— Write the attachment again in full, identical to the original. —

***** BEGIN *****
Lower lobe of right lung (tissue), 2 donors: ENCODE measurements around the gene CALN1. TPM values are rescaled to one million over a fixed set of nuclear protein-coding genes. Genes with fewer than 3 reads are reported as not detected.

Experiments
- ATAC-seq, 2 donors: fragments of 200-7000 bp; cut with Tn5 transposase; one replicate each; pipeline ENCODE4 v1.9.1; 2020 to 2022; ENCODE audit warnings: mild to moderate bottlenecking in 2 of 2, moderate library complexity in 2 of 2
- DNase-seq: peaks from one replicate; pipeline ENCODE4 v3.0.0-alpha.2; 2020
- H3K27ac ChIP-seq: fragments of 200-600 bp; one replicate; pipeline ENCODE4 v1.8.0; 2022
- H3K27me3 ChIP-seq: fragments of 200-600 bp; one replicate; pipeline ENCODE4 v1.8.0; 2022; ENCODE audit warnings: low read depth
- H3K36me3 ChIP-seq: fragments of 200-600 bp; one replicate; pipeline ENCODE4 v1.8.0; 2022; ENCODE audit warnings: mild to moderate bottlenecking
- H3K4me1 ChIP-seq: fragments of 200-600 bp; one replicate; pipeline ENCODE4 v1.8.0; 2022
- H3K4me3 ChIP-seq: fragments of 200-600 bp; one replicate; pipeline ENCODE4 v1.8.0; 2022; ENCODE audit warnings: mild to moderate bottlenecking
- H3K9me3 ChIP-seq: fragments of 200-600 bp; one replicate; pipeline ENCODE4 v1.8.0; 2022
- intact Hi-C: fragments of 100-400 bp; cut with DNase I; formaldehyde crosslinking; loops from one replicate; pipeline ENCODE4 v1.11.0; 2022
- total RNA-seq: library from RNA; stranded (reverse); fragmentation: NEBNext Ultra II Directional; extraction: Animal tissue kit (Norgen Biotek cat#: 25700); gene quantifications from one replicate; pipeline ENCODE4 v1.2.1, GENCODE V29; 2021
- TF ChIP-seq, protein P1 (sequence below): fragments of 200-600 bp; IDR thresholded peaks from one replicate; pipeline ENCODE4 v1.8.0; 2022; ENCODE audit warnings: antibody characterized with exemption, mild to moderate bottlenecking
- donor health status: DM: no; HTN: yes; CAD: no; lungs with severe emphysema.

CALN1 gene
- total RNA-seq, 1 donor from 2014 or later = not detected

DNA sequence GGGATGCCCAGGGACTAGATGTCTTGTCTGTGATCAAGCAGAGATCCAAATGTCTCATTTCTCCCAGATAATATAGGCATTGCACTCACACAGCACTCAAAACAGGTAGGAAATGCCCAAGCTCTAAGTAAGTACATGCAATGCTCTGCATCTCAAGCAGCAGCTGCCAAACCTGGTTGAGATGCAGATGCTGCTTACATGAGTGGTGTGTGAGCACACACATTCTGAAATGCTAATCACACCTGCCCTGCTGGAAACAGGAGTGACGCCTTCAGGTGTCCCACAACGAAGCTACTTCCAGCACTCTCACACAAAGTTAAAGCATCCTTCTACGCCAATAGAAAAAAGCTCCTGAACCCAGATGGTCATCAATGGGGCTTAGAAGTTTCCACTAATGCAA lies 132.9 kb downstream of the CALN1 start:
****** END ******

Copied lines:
Lower lobe of right lung (tissue), 2 donors: ENCODE measurements around the gene CALN1. TPM values are rescaled to one million over a fixed set of nuclear protein-coding genes. Genes with fewer than 3 reads are reported as not detected.

Experiments
- ATAC-seq, 2 donors: fragments of 200-7000 bp; cut with Tn5 transposase; one replicate each; pipeline ENCODE4 v1.9.1; 2020 to 2022; ENCODE audit warnings: mild to moderate bottlenecking in 2 of 2, moderate library complexity in 2 of 2
- DNase-seq: peaks from one replicate; pipeline ENCODE4 v3.0.0-alpha.2; 2020
- H3K27ac ChIP-seq: fragments of 200-600 bp; one replicate; pipeline ENCODE4 v1.8.0; 2022
- H3K27me3 ChIP-seq: fragments of 200-600 bp; one replicate; pipeline ENCODE4 v1.8.0; 2022; ENCODE audit warnings: low read depth
- H3K36me3 ChIP-seq: fragments of 200-600 bp; one replicate; pipeline ENCODE4 v1.8.0; 2022; ENCODE audit warnings: mild to moderate bottlenecking
- H3K4me1 ChIP-seq: fragments of 200-600 bp; one replicate; pipeline ENCODE4 v1.8.0; 2022
- H3K4me3 ChIP-seq: fragments of 200-600 bp; one replicate; pipeline ENCODE4 v1.8.0; 2022; ENCODE audit warnings: mild to moderate bottlenecking
- H3K9me3 ChIP-seq: fragments of 200-600 bp; one replicate; pipeline ENCODE4 v1.8.0; 2022
- intact Hi-C: fragments of 100-400 bp; cut with DNase I; formaldehyde crosslinking; loops from one replicate; pipeline ENCODE4 v1.11.0; 2022
- total RNA-seq: library from RNA; stranded (reverse); fragmentation: NEBNext Ultra II Directional; extraction: Animal tissue kit (Norgen Biotek cat#: 25700); gene quantifications from one replicate; pipeline ENCODE4 v1.2.1, GENCODE V29; 2021
- TF ChIP-seq, protein P1 (sequence below): fragments of 200-600 bp; IDR thresholded peaks from one replicate; pipeline ENCODE4 v1.8.0; 2022; ENCODE audit warnings: antibody characterized with exemption, mild to moderate bottlenecking
- donor health status: DM: no; HTN: yes; CAD: no; lungs with severe emphysema.

CALN1 gene
- total RNA-seq, 1 donor from 2014 or later = not detected

DNA sequence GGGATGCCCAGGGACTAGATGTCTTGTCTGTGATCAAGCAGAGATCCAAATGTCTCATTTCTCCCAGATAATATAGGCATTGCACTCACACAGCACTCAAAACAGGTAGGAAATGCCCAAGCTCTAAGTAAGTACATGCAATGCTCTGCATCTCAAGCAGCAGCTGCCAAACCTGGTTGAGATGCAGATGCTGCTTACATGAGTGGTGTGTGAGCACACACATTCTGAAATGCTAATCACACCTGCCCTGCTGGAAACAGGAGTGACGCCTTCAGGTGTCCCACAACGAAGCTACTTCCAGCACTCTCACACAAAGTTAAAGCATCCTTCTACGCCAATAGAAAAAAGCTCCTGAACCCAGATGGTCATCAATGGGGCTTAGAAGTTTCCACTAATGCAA lies 132.9 kb downstream of the CALN1 start: